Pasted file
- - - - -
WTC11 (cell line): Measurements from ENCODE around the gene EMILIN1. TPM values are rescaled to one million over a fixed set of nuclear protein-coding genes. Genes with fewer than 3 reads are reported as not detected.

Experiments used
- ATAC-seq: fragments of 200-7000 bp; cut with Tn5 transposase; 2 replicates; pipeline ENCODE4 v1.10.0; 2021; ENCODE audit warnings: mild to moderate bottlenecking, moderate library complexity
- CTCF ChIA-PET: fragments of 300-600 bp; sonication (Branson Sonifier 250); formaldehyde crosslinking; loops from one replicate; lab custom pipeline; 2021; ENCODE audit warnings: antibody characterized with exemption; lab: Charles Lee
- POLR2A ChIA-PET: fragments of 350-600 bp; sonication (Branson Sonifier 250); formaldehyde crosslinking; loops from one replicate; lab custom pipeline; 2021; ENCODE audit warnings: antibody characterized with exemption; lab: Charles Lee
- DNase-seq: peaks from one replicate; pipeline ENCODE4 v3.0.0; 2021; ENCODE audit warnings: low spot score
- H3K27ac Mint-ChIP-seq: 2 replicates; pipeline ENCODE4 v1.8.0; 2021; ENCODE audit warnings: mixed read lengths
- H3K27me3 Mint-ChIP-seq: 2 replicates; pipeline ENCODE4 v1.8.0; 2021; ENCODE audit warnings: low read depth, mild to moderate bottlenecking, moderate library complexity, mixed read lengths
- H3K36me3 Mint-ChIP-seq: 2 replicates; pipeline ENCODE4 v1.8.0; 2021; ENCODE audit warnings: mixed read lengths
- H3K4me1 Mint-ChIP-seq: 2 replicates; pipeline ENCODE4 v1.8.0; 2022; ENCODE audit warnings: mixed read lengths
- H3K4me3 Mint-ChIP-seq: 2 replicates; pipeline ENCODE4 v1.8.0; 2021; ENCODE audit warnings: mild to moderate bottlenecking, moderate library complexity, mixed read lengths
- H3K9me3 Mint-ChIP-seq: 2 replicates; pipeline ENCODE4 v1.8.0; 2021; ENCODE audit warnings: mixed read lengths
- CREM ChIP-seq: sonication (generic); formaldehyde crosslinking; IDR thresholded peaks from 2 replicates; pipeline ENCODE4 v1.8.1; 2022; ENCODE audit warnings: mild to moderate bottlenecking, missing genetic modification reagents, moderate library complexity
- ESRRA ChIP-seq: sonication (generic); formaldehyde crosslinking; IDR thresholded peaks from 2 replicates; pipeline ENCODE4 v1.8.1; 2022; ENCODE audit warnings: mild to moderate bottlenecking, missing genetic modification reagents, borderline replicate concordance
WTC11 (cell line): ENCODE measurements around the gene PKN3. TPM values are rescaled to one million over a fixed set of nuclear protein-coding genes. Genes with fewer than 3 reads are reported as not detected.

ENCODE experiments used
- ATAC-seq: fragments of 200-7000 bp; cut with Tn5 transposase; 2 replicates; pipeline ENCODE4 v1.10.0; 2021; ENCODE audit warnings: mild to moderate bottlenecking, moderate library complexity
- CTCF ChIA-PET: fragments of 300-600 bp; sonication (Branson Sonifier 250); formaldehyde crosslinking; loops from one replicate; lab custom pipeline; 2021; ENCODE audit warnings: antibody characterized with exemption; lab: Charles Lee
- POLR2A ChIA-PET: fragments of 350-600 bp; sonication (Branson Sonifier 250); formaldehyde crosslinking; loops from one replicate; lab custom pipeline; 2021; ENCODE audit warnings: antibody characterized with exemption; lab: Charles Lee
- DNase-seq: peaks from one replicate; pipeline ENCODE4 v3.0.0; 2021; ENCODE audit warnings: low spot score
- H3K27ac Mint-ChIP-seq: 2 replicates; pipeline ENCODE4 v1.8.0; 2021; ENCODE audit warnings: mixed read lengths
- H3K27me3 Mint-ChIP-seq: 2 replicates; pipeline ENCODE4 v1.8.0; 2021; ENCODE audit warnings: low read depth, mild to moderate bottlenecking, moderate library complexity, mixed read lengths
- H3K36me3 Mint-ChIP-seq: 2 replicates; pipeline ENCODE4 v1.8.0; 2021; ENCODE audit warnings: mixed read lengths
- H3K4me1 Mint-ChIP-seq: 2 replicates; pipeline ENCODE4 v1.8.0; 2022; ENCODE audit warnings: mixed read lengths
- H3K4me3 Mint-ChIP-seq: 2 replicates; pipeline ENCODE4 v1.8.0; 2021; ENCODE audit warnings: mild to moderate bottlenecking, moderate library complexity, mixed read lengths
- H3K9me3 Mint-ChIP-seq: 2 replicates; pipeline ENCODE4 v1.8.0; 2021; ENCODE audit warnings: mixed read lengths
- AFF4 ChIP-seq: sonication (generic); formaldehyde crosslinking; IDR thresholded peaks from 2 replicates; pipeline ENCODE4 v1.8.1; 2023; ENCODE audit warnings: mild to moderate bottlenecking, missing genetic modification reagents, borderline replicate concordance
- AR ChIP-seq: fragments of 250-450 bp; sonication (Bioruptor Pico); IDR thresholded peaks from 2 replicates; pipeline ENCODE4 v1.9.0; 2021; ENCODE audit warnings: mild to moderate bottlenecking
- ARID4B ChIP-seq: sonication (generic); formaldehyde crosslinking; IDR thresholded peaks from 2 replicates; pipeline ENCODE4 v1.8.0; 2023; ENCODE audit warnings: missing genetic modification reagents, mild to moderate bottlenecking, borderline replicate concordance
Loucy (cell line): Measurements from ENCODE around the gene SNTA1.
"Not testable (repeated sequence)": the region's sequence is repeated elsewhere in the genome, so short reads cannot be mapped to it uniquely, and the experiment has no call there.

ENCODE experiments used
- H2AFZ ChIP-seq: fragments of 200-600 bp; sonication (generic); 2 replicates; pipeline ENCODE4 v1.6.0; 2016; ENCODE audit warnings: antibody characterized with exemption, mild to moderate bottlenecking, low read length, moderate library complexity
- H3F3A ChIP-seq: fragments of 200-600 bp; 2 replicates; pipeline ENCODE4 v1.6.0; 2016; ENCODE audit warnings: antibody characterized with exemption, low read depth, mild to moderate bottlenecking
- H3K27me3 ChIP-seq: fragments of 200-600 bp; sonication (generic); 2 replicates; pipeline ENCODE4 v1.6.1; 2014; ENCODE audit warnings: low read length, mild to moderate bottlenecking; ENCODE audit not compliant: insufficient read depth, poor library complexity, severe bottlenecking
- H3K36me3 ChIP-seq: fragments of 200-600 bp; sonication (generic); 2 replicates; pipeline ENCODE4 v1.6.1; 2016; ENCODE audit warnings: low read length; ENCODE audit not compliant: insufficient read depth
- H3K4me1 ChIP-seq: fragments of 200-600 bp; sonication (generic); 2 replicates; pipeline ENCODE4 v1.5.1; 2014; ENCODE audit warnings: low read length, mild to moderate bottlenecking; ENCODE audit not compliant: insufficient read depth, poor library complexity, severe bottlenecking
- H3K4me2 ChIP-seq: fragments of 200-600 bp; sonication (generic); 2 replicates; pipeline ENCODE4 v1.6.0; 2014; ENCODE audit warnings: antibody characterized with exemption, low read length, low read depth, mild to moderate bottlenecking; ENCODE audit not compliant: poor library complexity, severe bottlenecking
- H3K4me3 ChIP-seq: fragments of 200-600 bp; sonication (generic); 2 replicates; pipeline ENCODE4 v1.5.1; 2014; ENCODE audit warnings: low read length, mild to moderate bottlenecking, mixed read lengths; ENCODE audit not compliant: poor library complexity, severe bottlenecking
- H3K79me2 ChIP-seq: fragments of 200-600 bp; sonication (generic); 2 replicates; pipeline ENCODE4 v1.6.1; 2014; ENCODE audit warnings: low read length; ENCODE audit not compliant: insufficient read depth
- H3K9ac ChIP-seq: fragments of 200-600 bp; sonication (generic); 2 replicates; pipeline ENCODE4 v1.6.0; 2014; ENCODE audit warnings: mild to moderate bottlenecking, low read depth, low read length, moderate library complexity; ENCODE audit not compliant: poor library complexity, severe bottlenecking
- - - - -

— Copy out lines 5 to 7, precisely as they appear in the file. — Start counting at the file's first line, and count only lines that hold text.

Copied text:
- POLR2A ChIA-PET: fragments of 350-600 bp; sonication (Branson Sonifier 250); formaldehyde crosslinking; loops from one replicate; lab custom pipeline; 2021; ENCODE audit warnings: antibody characterized with exemption; lab: Charles Lee
- DNase-seq: peaks from one replicate; pipeline ENCODE4 v3.0.0; 2021; ENCODE audit warnings: low spot score
- H3K27ac Mint-ChIP-seq: 2 replicates; pipeline ENCODE4 v1.8.0; 2021; ENCODE audit warnings: mixed read lengths